In 1976, the broadcaster code was ruled to violate the First Amendment by a Los Angeles federal court. Nonetheless, some semblance of the code remains today.

The path that movies took was similar, but also different. The studios adopted their own set of standards as well, but abandoned it by the middle of the boomer years. Some say French Cinéma Vérité in the 1960s influenced American moviemakers to want to portray more realism in telling their story. Others point to the Vietnam War as influence — called the first televised war because violent scenes of action and trauma and a nightly death toll were displayed on our TVs. Others still look at the the Boomer Generation itself, and a decade of civil unrest and protest, as a contributor to a backlash against regulation of violent content. Compare the war violence of a movie like The Guns of Navarone (1961) to that of The Deer Hunter (1978) and the difference between the ’60s and ’70s is apparent. Despite the added arguments against these depictions, movies of the 1970s are now looked at as a new Golden Age of American Film, exactly for their raw portrayal of life.

As boomers aged, video games appeared and were popularized. The first to appear were video versions of two-player games like Tic-Tac-Toe and Table Tennis; that evolved into Pong around 1972, the one that most boomers will recall as their first serious foray into the genre. There wasn’t much room for violence when the monotone screen had nothing more than dots and lines on it.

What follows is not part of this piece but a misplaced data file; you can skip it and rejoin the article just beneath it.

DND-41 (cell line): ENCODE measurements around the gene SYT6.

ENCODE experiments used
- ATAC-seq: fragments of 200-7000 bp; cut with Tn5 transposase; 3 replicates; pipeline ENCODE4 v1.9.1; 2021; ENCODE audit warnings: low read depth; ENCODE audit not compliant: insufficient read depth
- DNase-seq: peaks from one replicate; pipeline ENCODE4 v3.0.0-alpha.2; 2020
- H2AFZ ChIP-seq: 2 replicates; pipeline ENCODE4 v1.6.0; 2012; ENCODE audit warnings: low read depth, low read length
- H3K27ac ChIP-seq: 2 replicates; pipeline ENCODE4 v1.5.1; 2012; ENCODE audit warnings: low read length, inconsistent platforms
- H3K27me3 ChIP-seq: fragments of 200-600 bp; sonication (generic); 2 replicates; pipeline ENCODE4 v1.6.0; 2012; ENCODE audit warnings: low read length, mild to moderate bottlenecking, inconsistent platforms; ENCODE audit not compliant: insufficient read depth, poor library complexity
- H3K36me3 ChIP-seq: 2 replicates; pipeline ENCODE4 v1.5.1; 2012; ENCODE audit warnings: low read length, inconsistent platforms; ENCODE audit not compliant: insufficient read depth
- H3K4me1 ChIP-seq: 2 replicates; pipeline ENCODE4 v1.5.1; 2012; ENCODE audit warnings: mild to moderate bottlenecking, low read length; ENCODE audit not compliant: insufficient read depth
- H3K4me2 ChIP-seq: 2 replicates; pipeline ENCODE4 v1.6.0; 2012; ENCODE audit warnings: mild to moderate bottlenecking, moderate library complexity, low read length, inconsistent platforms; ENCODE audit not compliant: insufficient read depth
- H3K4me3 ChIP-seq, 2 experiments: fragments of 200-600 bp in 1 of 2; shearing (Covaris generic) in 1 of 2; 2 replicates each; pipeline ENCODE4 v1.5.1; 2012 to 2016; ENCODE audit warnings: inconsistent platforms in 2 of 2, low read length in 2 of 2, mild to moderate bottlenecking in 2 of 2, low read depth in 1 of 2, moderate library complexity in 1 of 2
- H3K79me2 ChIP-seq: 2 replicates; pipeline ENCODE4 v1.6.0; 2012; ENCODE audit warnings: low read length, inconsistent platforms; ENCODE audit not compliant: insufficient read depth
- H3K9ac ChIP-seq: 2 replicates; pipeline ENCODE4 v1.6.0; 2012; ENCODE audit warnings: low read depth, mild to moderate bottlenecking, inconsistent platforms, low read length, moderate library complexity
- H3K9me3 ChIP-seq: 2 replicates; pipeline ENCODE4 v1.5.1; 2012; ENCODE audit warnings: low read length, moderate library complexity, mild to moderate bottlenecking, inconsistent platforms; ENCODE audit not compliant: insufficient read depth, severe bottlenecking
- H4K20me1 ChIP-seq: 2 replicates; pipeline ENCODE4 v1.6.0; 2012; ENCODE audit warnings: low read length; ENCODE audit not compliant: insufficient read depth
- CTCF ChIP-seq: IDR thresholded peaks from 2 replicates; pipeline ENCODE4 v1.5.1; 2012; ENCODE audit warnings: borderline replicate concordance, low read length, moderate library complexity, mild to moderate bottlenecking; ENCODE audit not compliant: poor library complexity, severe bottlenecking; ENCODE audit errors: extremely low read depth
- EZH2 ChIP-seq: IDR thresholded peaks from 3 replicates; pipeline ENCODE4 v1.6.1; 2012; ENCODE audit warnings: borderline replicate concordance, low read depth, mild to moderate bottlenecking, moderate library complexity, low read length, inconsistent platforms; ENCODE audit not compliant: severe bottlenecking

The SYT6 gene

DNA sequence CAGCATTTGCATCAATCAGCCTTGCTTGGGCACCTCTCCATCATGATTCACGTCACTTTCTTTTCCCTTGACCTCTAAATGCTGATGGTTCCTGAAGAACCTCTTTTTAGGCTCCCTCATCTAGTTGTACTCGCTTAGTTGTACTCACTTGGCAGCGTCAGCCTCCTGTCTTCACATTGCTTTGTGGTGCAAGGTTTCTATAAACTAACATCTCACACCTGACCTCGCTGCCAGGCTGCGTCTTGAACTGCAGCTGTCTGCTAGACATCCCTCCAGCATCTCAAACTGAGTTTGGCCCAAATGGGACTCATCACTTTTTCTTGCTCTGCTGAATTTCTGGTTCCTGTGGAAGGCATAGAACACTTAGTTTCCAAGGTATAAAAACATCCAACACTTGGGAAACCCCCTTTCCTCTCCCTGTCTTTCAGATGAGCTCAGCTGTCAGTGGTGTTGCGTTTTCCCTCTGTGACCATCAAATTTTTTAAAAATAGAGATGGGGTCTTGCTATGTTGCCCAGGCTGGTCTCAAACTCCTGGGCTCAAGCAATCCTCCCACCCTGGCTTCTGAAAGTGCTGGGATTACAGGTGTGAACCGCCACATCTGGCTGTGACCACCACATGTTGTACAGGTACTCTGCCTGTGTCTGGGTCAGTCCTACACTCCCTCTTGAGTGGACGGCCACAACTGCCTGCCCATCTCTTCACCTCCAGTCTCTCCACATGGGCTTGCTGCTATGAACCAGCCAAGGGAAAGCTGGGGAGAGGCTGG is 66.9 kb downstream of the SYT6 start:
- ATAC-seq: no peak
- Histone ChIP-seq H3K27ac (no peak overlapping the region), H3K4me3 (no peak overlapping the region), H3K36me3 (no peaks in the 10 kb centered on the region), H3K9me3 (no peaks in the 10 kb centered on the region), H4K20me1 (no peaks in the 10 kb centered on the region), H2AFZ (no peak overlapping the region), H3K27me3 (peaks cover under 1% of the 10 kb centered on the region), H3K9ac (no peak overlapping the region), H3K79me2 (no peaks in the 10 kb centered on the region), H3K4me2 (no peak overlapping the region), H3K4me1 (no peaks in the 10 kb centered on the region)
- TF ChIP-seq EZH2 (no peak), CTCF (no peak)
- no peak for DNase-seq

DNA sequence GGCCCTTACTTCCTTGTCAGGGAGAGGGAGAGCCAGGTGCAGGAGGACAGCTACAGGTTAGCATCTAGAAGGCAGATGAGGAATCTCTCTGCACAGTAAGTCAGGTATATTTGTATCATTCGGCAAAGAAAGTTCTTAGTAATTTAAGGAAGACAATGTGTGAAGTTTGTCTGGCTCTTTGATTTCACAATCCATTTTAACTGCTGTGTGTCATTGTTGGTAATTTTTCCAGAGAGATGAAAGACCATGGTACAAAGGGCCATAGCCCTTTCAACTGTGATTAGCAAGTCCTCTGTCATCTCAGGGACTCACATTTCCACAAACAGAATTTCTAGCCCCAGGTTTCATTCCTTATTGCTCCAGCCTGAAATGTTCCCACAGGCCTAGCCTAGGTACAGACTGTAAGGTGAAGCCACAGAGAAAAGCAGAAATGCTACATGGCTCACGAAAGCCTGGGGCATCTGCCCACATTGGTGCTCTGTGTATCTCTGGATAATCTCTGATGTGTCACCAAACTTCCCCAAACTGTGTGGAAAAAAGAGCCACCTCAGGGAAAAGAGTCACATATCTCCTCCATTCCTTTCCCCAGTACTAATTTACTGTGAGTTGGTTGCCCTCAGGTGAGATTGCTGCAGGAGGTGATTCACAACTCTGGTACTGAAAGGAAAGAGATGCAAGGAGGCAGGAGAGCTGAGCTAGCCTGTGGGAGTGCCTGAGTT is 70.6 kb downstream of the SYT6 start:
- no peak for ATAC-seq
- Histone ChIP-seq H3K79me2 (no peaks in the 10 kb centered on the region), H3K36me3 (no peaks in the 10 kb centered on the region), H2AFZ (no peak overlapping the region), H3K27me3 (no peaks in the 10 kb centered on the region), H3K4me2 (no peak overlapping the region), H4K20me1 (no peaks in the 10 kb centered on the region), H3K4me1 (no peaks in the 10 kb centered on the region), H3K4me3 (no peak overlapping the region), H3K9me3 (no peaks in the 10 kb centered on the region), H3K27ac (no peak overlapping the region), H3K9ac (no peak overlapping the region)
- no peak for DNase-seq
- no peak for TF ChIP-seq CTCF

The questions surrounding the depiction of violence are still debated. The question of whether the viewing of such violence has an effect on the child viewer, and if so, to what degree, is still unanswered. However, many point to the sophistication of today’s youth in understanding that what they are watching is not real. Something that comes to mind for Mister Boomer is remembering how comic books were thought of in the same way for our generation. Not only that, but rock ‘n roll was going to be a big disruptor of the American way of life.

Meanwhile the holiday gift list awaits. Naturally, the parents have to be consulted in any decision, but maybe this is the year to reintroduce the children to Monopoly and Uno?

What hard decisions have you had to make, boomers, regarding the violent content of video games for your children and grandchildren?

Boomers Continue to Live in “Interesting Times”

As this year inches toward its inevitable calendar end, it has certainly been one for the history books. This is nothing new to boomers; the old sentiment of May you live in interesting times appears tailor-made for our generation. Boomers have been eyewitness to history since the first boomers appeared in 1946. Our current historical happenings continue the trajectory.

That got Mister Boomer thinking about what happened 50 years ago. It blows Mister B’s mind to contemplate that the year 1970 was 50 years ago! Here are a few interesting tidbits of history from 1970 –– and especially from November of 1970 — 50 years ago this month. See if you remember: